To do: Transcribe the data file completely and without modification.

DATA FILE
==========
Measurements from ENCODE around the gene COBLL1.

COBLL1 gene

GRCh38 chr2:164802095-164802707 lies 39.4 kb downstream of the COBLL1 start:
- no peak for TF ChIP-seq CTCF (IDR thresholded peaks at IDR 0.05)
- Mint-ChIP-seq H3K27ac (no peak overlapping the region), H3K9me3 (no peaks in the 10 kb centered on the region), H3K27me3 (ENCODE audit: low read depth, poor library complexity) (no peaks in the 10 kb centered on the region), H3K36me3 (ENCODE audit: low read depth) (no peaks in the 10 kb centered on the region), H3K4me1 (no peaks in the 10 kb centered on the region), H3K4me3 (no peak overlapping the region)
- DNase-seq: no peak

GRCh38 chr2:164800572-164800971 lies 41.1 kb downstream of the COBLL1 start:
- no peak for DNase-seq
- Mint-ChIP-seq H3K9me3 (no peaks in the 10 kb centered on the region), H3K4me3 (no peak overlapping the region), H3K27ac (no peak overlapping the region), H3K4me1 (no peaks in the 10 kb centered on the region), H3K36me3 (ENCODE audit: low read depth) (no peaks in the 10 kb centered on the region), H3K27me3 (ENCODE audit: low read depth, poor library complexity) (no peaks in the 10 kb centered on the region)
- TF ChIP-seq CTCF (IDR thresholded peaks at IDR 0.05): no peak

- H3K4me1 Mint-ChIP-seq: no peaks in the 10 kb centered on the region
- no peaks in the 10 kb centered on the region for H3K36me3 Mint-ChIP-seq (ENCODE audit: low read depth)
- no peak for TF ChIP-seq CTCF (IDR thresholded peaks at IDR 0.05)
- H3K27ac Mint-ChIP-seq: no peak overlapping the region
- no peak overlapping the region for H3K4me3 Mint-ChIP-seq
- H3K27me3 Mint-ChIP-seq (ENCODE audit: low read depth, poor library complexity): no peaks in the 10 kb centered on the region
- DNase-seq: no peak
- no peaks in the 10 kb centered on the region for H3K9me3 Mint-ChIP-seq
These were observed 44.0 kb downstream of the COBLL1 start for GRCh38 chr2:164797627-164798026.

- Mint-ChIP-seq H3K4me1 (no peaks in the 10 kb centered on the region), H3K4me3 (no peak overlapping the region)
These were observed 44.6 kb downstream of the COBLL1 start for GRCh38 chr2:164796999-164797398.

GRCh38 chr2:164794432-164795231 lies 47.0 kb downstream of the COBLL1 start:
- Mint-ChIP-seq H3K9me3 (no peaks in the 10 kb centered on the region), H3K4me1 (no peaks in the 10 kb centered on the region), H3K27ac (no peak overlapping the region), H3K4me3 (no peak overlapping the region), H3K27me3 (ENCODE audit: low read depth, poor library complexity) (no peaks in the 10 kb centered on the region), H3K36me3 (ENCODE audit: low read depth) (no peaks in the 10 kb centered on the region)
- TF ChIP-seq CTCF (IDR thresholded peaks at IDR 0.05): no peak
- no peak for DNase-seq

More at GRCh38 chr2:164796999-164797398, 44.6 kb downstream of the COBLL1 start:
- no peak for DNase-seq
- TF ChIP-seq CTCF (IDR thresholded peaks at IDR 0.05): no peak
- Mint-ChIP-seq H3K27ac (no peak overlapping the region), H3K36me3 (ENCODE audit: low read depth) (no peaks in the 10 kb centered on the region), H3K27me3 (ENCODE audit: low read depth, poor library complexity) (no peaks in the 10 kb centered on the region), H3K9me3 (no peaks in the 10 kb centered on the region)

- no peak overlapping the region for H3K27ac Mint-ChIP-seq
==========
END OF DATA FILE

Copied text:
Measurements from ENCODE around the gene COBLL1.

COBLL1 gene

GRCh38 chr2:164802095-164802707 lies 39.4 kb downstream of the COBLL1 start:
- no peak for TF ChIP-seq CTCF (IDR thresholded peaks at IDR 0.05)
- Mint-ChIP-seq H3K27ac (no peak overlapping the region), H3K9me3 (no peaks in the 10 kb centered on the region), H3K27me3 (ENCODE audit: low read depth, poor library complexity) (no peaks in the 10 kb centered on the region), H3K36me3 (ENCODE audit: low read depth) (no peaks in the 10 kb centered on the region), H3K4me1 (no peaks in the 10 kb centered on the region), H3K4me3 (no peak overlapping the region)
- DNase-seq: no peak

GRCh38 chr2:164800572-164800971 lies 41.1 kb downstream of the COBLL1 start:
- no peak for DNase-seq
- Mint-ChIP-seq H3K9me3 (no peaks in the 10 kb centered on the region), H3K4me3 (no peak overlapping the region), H3K27ac (no peak overlapping the region), H3K4me1 (no peaks in the 10 kb centered on the region), H3K36me3 (ENCODE audit: low read depth) (no peaks in the 10 kb centered on the region), H3K27me3 (ENCODE audit: low read depth, poor library complexity) (no peaks in the 10 kb centered on the region)
- TF ChIP-seq CTCF (IDR thresholded peaks at IDR 0.05): no peak

- H3K4me1 Mint-ChIP-seq: no peaks in the 10 kb centered on the region
- no peaks in the 10 kb centered on the region for H3K36me3 Mint-ChIP-seq (ENCODE audit: low read depth)
- no peak for TF ChIP-seq CTCF (IDR thresholded peaks at IDR 0.05)
- H3K27ac Mint-ChIP-seq: no peak overlapping the region
- no peak overlapping the region for H3K4me3 Mint-ChIP-seq
- H3K27me3 Mint-ChIP-seq (ENCODE audit: low read depth, poor library complexity): no peaks in the 10 kb centered on the region
- DNase-seq: no peak
- no peaks in the 10 kb centered on the region for H3K9me3 Mint-ChIP-seq
These were observed 44.0 kb downstream of the COBLL1 start for GRCh38 chr2:164797627-164798026.

- Mint-ChIP-seq H3K4me1 (no peaks in the 10 kb centered on the region), H3K4me3 (no peak overlapping the region)
These were observed 44.6 kb downstream of the COBLL1 start for GRCh38 chr2:164796999-164797398.

GRCh38 chr2:164794432-164795231 lies 47.0 kb downstream of the COBLL1 start:
- Mint-ChIP-seq H3K9me3 (no peaks in the 10 kb centered on the region), H3K4me1 (no peaks in the 10 kb centered on the region), H3K27ac (no peak overlapping the region), H3K4me3 (no peak overlapping the region), H3K27me3 (ENCODE audit: low read depth, poor library complexity) (no peaks in the 10 kb centered on the region), H3K36me3 (ENCODE audit: low read depth) (no peaks in the 10 kb centered on the region)
- TF ChIP-seq CTCF (IDR thresholded peaks at IDR 0.05): no peak
- no peak for DNase-seq

More at GRCh38 chr2:164796999-164797398, 44.6 kb downstream of the COBLL1 start:
- no peak for DNase-seq
- TF ChIP-seq CTCF (IDR thresholded peaks at IDR 0.05): no peak
- Mint-ChIP-seq H3K27ac (no peak overlapping the region), H3K36me3 (ENCODE audit: low read depth) (no peaks in the 10 kb centered on the region), H3K27me3 (ENCODE audit: low read depth, poor library complexity) (no peaks in the 10 kb centered on the region), H3K9me3 (no peaks in the 10 kb centered on the region)

- no peak overlapping the region for H3K27ac Mint-ChIP-seq